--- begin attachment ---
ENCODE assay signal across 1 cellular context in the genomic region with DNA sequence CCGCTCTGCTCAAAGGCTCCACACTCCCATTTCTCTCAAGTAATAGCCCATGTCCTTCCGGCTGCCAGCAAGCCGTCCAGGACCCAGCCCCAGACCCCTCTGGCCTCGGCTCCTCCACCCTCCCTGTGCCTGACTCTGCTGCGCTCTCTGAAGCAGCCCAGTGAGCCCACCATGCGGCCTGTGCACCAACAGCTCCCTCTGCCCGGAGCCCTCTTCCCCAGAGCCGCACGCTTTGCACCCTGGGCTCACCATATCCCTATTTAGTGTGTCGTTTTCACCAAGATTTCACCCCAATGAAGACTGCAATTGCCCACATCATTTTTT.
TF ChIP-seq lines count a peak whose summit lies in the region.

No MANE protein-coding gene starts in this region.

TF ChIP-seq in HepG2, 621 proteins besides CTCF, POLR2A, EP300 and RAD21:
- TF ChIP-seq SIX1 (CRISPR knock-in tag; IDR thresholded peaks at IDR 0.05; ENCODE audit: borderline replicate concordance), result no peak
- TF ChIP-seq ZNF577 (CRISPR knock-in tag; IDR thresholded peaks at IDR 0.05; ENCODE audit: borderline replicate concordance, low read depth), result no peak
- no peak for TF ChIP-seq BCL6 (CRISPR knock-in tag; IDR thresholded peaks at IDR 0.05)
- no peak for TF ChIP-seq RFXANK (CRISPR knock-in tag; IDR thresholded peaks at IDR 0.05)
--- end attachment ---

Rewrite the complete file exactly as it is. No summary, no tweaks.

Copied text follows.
ENCODE assay signal across 1 cellular context in the genomic region with DNA sequence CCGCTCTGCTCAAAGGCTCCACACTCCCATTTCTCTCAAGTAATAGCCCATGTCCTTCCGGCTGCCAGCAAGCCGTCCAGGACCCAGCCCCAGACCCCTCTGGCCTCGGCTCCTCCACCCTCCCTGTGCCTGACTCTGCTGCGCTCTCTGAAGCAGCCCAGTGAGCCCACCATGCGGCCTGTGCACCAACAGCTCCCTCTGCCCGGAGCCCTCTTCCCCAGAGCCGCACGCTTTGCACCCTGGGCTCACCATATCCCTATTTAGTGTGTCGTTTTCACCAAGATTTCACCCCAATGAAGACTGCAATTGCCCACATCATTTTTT.
TF ChIP-seq lines count a peak whose summit lies in the region.

No MANE protein-coding gene starts in this region.

TF ChIP-seq in HepG2, 621 proteins besides CTCF, POLR2A, EP300 and RAD21:
- TF ChIP-seq SIX1 (CRISPR knock-in tag; IDR thresholded peaks at IDR 0.05; ENCODE audit: borderline replicate concordance), result no peak
- TF ChIP-seq ZNF577 (CRISPR knock-in tag; IDR thresholded peaks at IDR 0.05; ENCODE audit: borderline replicate concordance, low read depth), result no peak
- no peak for TF ChIP-seq BCL6 (CRISPR knock-in tag; IDR thresholded peaks at IDR 0.05)
- no peak for TF ChIP-seq RFXANK (CRISPR knock-in tag; IDR thresholded peaks at IDR 0.05)